Just then a huge grain hauling truck pulled up. It was the only vehicle that had any chance of getting across, but its owner was worried that it would be washed off the road. After about half an hour of pondering, he decided to go for it, so about 20 of us hopped in the back and held on for the ride. A couple of times the truck seemed like it was starting to slide off the road, but the driver kept moving and we got across without incident.
The truck was only going as far as the capital of Mamburao, about an hour south of Abra de Ilog, so when we arrived I grabbed a tricycle (motorcycle with sidecar) to the bus station. Of course none of the busses were running. I was sorely tempted to call the whole thing off and go home to sit out the rest of the storm. After all, what were the chances that the ferries were running? But if I didn’t get my visa renewed by Friday, I was going to be in big trouble, so I sat in the bus station to see what would happen. About 20 other people were doing the same thing, and it seemed to me that the busses could make a profit if they would run. I’ve lived here long enough to know, though, that during a hurricane all semblance of organization goes out the window. Busses, Jeeps, ferries, etc. run whenever they want to, or not at all, and passengers are completely at their mercy. And so we sat.
About an hour and a half later, a small van service that runs between Mamburao and Abra, decided to take advantage of the passengers, and so all 20 of us piled in and headed north. It was mid afternoon when we arrived, and I’d already been traveling for over 12 hours, but I had made it to Abra and I wasn’t going to leave until I had my visa. Of course no ferries were running, so I settled in to wait it out. This time I had been smart and had packed a change of clothes, a blanket, and a long book, all wrapped in a thick plastic bag. If I was going to have to camp, I was going to be a comfortable as possible.
I spent that night on the back seat of a bus, and surprisingly got a pretty good night’s sleep despite the hooting and hollering of the drunk bus driver and conductor in the bar right outside. Abra is no place to spend a night. There is absolutely nothing to do after dark or when there are no ferries, so most of the population gets drunk every night. That is one of the reasons that I went home Monday night. I was running out of time, though, and didn’t have much of a choice, so I said a prayer and enjoyed being somewhat dry for a few hours.
By 12:00 p.m. the next day, Thursday, the seas had calmed down enough for a ferry to come. The pier at Abra de Ilog was built originally by McArthur’s army as they made their way through the Philippines (McArthur’s famous, “I shall return,” speech was given on the beach in San Jose on the south end of our island). It was only intended as a temporary landing point and was built on a completely unprotected section of beach. Since it was easier to just use what was already built rather than make a new port, we are still making due to this day with the makeshift jetty. Unprotected from the still churned up sea, the ferry pitched and rolled and gouged huge chunks of concrete out of the pier as it tried to exchange its load of passengers and trucks. We had to time our jump just right as we boarded to keep from getting smashed as the steel ramp grated up the pier as the ferry crested a wave, or alternately ending up in the ocean when the ramp dropped off the end of the pier as the ferry fell into the next trough. (Where’s OSHA when you need it?) We were on board, though, and 3½ hours later I was in Batangas.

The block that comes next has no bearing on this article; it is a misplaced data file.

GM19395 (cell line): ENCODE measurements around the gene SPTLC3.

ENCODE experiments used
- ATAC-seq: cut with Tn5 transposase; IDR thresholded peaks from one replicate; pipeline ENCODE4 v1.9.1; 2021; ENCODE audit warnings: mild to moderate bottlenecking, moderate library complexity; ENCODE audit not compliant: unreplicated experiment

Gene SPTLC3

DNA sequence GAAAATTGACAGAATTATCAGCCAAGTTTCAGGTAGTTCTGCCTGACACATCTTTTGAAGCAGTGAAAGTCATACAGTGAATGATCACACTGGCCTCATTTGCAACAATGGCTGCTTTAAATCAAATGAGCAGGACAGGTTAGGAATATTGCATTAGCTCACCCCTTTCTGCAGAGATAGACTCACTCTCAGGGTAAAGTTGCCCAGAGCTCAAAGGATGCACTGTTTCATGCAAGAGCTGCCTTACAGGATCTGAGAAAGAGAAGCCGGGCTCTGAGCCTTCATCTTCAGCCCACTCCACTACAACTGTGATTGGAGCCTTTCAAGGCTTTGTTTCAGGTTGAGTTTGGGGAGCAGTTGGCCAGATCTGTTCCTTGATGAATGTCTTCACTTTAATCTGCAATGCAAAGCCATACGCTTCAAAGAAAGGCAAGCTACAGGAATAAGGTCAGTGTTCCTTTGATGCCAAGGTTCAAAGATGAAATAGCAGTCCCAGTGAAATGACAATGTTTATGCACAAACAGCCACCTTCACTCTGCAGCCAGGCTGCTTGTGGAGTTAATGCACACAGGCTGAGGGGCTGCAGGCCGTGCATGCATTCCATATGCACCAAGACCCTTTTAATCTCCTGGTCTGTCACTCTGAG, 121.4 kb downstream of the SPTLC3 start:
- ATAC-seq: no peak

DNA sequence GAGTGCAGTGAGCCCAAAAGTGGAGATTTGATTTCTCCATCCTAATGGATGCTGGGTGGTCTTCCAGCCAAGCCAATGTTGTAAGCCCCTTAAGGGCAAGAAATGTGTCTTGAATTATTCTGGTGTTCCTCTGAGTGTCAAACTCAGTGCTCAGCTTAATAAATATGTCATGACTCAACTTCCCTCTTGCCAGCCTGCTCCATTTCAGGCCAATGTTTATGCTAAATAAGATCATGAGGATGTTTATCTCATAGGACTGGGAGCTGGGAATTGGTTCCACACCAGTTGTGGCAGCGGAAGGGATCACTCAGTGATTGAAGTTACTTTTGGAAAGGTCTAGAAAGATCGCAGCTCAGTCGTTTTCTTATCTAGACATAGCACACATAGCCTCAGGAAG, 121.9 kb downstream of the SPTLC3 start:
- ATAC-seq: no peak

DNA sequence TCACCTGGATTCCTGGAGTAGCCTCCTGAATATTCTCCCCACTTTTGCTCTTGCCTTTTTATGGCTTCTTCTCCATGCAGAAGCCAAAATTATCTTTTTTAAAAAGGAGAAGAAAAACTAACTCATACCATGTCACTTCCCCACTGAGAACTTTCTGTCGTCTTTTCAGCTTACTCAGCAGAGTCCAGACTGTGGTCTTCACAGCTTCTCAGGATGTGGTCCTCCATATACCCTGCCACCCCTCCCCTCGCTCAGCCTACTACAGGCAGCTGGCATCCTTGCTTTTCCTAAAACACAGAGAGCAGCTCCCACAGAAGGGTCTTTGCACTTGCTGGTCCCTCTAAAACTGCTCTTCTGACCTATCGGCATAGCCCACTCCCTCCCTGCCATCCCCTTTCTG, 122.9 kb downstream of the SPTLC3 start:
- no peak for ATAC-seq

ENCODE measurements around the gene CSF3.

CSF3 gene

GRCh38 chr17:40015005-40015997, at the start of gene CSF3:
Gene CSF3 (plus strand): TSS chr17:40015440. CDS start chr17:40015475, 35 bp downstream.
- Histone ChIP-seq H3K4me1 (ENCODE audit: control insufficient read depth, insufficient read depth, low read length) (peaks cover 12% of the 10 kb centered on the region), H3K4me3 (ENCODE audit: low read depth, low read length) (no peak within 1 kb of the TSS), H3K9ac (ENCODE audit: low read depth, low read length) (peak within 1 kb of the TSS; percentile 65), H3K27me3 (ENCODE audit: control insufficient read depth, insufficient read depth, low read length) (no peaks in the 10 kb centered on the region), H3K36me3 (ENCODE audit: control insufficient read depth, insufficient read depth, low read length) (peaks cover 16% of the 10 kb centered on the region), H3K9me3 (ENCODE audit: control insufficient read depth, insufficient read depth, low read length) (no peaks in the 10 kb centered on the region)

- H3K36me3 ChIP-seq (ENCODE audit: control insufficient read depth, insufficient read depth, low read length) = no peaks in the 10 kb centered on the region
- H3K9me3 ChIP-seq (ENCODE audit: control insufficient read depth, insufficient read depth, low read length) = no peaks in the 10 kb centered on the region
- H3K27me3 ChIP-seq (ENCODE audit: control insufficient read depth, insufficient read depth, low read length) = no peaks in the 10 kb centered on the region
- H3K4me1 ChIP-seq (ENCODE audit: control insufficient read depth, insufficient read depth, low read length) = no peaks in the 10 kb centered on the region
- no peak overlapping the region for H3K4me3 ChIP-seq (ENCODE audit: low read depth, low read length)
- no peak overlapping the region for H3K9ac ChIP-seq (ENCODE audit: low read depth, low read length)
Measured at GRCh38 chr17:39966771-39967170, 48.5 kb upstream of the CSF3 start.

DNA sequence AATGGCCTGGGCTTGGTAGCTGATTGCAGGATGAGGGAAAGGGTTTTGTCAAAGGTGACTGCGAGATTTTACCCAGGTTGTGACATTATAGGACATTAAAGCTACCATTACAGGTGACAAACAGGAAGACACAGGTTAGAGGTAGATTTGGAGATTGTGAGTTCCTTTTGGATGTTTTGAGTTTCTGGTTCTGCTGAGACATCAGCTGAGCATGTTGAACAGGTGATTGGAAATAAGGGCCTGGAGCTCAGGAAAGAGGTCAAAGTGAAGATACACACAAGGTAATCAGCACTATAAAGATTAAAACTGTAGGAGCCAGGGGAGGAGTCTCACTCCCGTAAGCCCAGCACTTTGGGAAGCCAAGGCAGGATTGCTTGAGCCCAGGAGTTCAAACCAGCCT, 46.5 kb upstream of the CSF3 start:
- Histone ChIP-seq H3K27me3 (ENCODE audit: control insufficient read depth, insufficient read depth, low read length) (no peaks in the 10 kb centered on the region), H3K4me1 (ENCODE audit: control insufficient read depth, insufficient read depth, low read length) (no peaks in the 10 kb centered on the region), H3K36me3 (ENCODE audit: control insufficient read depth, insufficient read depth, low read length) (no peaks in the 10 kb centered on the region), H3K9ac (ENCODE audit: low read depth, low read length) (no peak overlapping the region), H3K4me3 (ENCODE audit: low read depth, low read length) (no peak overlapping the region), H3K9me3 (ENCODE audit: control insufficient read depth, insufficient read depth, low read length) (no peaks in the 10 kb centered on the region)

Visas in the Philippines have become increasingly more difficult and complicated as the government looks for new ways to generate revenue. We used to be able to get 7 year resident visas which were relatively quite economical. Today, the best way for the average person to stay in the country is to renew your tourist visa every 59 days, and leave the country once a year. I was pretty well resigned to this, and walked into the immigration extension office that afternoon fully planning on just renewing my tourist visa. I had planned on being careful and reserved, speaking English and not offering any unnecessary information. I didn’t want to raise any unnecessary questions even though I had nothing to hide. God had a better plan, though. I think He let me forget my intentions, because I walked into the office speaking Tagalog (the national trade language) and openly telling the official behind the counter why I was here and how long I planned to stay. To my utter surprise he turned to me and said, “You can renew your tourist visa like you had planned, but if you leave me your passport over the weekend, I can get you a one year visa for a fraction of what you would pay for a year’s worth of renewals. That way you also won’t have to come back up here every two months.” I was a bit nervous about leaving my passport with someone that I didn’t know, but God seemed to say that it was ok, so I left my passport with him and headed home.